Industry giants believe it will raise costs and hamper the electric car movement.
The European Union (EU) recently voted to outlaw the sale of combustion-engined cars from 2035. Until then, however, the world's automakers will be forced to cut emissions under the new Euro 7 rules – and they're not too pleased about that.
Industry leaders, such as BMW CEO and European Automobile Manufacturers Association (ACEA) president Oliver Zipse, said the EU's proposal poses several problems, reports Autocar.
"Unfortunately, the environmental benefit of the commission's proposal is very limited, whereas it heavily increases the cost of vehicles," added Zipse. The EU, however, argues that the reform is "affordable." The commission's proposal document says the extra cost to a car or light van will be €304 ($314).
Enforced from July 1, 2025, the new regulations aim to reduce NOx emissions by 35% and lessen tailpipe particulates by 13%, compared to Euro 6 directives. These targets apply to new cars and light vans; regulations for larger trucks and buses will come into effect in 2027.

BMW's Zipse isn't the only industry giant displeased with the decision. Ford Europe's Martin Sander believes the new regulations will hinder the industry's move to electromobility. "We should not be diverting resources to yesterday's technology and invest in zero-emission instead," said the regional Model E boss in a statement.

Electric vehicles aren't off the hook, though. Euro 7 regulations seek to limit the particles emitted by brakes and tires. The former will need particle emissions cut by 27%, while the latter is yet to be decided.
"We sometimes assume EVs are totally clean, and they are on CO2, but electric vehicles are about 40% heavier than your average combustion engine vehicle, so they emit more of these particles," said European Commissioner Thierry Breton.

The testing doesn't consider every driving scenario, but there's an emphasis on durability and longevity. Interestingly, cars and light vans must adhere to an "emissions budget" for every trip under 6.2 miles. This will prove challenging for automakers, as this includes the cold start phase – ICE engines traditionally emit more emissions at this stage.

Moreover, combustion-engined vehicles will have to maintain emissions boundaries over their lifespan (eight years or 99,419 miles). After that, the limit can be expanded by 1.2 up to 10 years or 124,274 miles.
Electric cars aren't off the hook in terms of durability, either. The proposals dictate that EVs and plug-in hybrids (PHEVs) have a battery durability figure of 80% after five years or 62,137 miles, and 70% after eight years and 99,419 miles.

For a manufacturer like Mercedes-Benz, this means changes will need to be made to all vehicles, whether a gas-powered GLE-Class or an all-electric EQB.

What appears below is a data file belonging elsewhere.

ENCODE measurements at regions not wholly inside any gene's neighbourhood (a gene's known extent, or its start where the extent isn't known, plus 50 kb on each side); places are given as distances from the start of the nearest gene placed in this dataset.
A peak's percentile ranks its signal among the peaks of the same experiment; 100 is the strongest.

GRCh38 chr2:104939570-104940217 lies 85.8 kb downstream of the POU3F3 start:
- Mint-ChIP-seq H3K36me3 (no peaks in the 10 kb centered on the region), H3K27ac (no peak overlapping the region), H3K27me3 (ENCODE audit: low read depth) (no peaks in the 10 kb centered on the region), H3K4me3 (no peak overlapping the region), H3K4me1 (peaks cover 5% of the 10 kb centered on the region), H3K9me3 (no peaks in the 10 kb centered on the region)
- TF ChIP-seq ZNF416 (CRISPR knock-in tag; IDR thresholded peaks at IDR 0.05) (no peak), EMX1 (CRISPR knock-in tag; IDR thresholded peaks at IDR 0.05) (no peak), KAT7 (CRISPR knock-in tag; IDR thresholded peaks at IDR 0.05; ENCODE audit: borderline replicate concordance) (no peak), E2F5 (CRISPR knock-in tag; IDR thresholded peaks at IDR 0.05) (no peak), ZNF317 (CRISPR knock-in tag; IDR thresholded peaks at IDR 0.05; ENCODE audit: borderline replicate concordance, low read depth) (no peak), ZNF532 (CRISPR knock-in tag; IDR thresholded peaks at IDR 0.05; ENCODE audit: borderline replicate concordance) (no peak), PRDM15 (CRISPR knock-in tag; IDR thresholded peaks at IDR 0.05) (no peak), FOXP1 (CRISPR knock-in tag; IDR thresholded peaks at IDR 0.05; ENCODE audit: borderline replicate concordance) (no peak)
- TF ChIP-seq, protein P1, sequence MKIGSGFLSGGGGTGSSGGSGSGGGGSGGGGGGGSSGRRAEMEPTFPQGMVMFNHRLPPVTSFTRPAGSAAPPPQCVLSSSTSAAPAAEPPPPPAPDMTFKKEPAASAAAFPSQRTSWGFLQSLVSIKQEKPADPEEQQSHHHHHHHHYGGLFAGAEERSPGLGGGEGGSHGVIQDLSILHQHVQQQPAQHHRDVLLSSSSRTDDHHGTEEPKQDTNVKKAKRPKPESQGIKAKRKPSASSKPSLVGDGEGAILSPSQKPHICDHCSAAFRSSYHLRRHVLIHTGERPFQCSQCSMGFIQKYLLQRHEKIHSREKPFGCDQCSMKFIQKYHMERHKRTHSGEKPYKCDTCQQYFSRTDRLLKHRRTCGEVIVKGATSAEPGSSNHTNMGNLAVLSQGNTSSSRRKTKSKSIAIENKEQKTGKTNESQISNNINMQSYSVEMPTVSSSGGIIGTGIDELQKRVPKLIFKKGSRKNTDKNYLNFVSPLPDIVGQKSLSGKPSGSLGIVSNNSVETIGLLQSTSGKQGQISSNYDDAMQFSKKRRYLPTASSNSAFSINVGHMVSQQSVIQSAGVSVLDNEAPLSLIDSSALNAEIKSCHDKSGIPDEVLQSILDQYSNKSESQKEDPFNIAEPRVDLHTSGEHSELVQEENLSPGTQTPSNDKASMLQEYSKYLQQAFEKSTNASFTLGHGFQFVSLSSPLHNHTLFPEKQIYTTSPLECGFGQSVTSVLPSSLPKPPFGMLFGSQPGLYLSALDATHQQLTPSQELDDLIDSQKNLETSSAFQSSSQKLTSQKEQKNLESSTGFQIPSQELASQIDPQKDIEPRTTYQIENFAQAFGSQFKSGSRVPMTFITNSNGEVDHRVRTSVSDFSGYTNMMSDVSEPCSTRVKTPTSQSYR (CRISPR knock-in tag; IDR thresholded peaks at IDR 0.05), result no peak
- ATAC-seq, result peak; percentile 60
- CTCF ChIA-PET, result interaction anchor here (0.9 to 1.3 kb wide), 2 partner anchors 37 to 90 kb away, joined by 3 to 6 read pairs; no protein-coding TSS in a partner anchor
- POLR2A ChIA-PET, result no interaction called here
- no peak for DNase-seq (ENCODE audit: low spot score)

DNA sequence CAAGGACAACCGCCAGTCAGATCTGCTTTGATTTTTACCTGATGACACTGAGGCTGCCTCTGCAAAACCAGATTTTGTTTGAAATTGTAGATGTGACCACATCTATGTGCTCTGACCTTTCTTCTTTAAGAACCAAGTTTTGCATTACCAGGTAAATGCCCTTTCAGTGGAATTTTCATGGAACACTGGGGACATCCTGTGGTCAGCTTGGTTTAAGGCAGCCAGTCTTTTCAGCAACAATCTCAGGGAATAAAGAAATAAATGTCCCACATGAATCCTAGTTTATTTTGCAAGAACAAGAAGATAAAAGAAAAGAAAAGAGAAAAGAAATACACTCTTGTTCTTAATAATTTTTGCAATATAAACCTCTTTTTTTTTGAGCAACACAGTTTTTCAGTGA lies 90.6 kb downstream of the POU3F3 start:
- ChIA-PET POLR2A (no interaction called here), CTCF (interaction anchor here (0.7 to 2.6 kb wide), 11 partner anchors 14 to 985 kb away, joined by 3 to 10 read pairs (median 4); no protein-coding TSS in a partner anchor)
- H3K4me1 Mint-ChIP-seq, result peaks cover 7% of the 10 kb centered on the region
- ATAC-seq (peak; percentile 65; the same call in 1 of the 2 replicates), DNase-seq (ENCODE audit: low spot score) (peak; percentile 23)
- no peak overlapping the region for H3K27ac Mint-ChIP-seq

Zipse took exception to the broadened scope of emissions testing and argued that it will "focus on extreme driving conditions that have hardly any real-life relevance." Previously, the BMW boss has spoken out against a premature ban on ICE vehicles.
In a move that will upset the tuning community, the EU has also stipulated the introduction of on-board diagnostic systems with built-in monitoring technology that reports engine faults that may increase emissions. If successful, this could end software changes and chipping cars to boost power.
Euro 7 regulations will differ according to the vehicle. Euro 7G, for example, is reserved for PHEV vehicles that use geofencing technology to switch to EV power in emission-free areas.

Remarkably, regulations stipulate that "the manufacturer shall install a driver warning system on those vehicles to inform the user when the traction batteries are nearly empty." If the battery isn't charged within 3.1 miles of the first warning, the software will bring the vehicle to a stop.
While the auto industry believes these regulations are too strict, environmental groups think they’re not strong enough. “The proposals for cars are so weak, the auto industry might have drafted them themselves,” said green transport group T&E.
Of course, these regulations will heighten the price of European-made vehicles in America, as it would be costly for affected brands to homologate cars for different regions. Then again, the State of California has similar ideas and has also outlawed the sale of ICE vehicles from 2035.
As the country's biggest market for new car sales, it's bound to have an influence, as evidenced by the State of New York and its ambitions.
After wandering onto the wrong career path, Jarryd quickly abandoned his legal studies to pursue a career in journalism. An internship at a leading motoring magazine nurtured his love for reporting and prepared him for the world of finance and investment writing. Thrilling as it was, Jarryd's first love has always been motoring, and joining CarBuzz in 2022 put him back where he belongs – covering the latest automotive news and events. In his spare time, he trawls the classifieds for cheap (and ruinous) classic luxury sedans or simply cruises around in his own aging German luxobarge.